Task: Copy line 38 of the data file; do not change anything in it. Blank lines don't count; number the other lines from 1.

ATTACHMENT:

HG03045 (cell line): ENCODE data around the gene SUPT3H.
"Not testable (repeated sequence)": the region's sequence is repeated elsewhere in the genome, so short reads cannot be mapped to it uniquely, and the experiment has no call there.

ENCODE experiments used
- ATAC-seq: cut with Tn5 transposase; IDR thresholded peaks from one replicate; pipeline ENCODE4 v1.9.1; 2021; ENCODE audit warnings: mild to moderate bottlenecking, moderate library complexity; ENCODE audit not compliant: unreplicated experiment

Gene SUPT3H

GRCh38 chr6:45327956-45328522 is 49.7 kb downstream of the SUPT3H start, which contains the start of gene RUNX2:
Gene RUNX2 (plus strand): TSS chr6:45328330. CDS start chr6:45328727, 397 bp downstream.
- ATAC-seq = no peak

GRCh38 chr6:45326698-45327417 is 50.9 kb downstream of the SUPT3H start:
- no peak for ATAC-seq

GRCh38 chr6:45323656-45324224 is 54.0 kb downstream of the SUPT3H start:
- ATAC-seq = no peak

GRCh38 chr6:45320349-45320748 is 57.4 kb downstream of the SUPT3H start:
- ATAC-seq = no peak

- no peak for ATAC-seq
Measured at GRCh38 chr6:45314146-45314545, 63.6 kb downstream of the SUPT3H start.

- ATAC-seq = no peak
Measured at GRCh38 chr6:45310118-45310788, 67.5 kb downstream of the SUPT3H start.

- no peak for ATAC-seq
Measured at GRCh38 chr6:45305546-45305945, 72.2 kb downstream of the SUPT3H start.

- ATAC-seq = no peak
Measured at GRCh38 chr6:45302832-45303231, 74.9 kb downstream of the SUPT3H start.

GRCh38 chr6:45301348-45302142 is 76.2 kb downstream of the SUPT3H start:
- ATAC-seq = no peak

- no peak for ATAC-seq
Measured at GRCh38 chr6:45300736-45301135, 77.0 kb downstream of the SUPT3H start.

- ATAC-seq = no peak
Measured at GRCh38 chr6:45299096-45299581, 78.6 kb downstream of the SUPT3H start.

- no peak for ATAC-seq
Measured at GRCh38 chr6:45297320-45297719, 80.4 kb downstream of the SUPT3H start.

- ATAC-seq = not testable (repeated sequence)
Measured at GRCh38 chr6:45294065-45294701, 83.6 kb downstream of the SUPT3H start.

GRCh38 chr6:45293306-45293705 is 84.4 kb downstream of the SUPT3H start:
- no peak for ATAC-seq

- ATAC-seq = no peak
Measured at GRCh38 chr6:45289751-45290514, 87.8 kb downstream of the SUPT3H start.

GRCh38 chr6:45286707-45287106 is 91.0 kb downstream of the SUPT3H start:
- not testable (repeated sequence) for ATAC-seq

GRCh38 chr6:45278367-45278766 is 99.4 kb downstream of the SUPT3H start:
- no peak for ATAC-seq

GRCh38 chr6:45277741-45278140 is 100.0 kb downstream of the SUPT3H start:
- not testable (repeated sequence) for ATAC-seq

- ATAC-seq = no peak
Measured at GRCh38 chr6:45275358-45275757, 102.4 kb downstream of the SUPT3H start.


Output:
- not testable (repeated sequence) for ATAC-seq